So it's been four months since I've posted anything and I think I may have finally chased off the dozen or so friends and family who had previously subscribed to and/or occasionally visited this blog page. But with a new year (and over two weeks off work) comes a new sense of energy - or at least enough refreshment to get back in the saddle. Ironically, the post below is something I wrote about three years ago. It was written shortly before Christmas as a devotional for a lunch gathering of the lovely women I work with and when I reread it a month ago I found myself encouraged during this holiday season.
So much of my walk of faith is an act of repetition. Constantly rehearsing what I know to be eternally true is the antidote to combat all things seen and felt while sojourning here. One of my favorite bloggers is Wendy Alsup (Practical Theology for Women) and she often claims to be preaching to herself while allowing her readers to be in on the conversation. That's more what I'm aiming for here going forward. So I will use this blog less as an update to those aforementioned family and friends and more as a reminder of God's faithfulness to me while "daily taking up my cross." I may lose a few folks with this new tactic and I may gain a few, but whether you're soon departing or coming on board, I'm grateful for the time you've given and hope you have been and/or will be encouraged from time to time.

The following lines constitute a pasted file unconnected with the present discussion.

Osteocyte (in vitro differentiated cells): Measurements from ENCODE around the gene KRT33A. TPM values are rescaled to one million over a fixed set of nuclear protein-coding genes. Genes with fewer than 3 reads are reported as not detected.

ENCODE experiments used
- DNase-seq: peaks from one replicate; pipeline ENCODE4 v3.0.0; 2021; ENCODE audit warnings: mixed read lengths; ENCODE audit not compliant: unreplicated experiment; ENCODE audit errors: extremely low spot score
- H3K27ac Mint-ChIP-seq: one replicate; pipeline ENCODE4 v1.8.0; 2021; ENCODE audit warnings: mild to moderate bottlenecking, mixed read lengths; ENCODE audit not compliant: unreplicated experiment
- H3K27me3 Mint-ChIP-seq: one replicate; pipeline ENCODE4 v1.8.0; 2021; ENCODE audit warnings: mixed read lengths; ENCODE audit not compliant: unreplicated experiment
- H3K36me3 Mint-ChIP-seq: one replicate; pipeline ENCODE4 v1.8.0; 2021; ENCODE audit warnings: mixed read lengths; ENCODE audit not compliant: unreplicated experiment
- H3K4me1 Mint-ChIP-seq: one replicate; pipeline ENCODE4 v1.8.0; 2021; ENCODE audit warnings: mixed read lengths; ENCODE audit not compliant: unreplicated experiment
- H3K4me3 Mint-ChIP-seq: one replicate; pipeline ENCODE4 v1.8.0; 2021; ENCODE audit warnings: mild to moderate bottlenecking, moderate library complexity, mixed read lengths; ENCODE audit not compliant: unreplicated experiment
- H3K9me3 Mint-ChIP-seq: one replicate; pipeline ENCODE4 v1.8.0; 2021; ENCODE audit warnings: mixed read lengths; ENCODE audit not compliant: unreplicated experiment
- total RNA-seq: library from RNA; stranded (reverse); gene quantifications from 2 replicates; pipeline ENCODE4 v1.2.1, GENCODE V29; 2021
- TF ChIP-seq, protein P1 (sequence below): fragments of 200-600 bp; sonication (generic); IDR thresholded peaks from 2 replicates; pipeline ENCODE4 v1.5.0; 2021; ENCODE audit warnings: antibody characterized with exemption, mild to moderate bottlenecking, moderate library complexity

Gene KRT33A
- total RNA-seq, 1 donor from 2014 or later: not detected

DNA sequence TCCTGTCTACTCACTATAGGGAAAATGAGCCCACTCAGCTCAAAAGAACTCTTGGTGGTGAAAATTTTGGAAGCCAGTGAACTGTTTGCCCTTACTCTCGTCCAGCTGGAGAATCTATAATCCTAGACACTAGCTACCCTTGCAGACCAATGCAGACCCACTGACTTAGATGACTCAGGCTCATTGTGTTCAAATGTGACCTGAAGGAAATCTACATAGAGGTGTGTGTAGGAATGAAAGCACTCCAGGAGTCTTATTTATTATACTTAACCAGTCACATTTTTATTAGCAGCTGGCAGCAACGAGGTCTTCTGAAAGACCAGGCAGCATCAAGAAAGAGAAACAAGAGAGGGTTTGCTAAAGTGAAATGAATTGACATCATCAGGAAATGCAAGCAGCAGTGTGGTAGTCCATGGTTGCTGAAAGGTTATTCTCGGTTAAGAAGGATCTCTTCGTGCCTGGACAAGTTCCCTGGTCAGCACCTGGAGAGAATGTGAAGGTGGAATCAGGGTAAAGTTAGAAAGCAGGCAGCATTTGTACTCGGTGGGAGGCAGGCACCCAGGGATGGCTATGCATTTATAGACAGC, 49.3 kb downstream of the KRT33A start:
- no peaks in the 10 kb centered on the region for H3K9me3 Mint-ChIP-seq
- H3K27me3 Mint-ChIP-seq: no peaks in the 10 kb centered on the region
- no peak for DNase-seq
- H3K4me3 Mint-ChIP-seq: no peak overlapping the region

Colossians 3:15-17 (NIV)
"Let the peace of Christ rule in your hearts, since as members of one body you were called to peace. And be thankful. Let the word of Christ dwell in you richly as you teach and admonish one another with all wisdom, and as you sing psalms, hymns and spiritual songs with gratitude in your hearts to God. And whatever you do, whether in word or deed, do it all in the name of the Lord Jesus, giving thanks to God the Father through him."
There is so much packed into these three verses. Not the least of which is a picture of us encouraging each other, holding each other accountable and singing praises of thanks to God together as members of one body. But there are a few things that struck me as I contemplated these verses;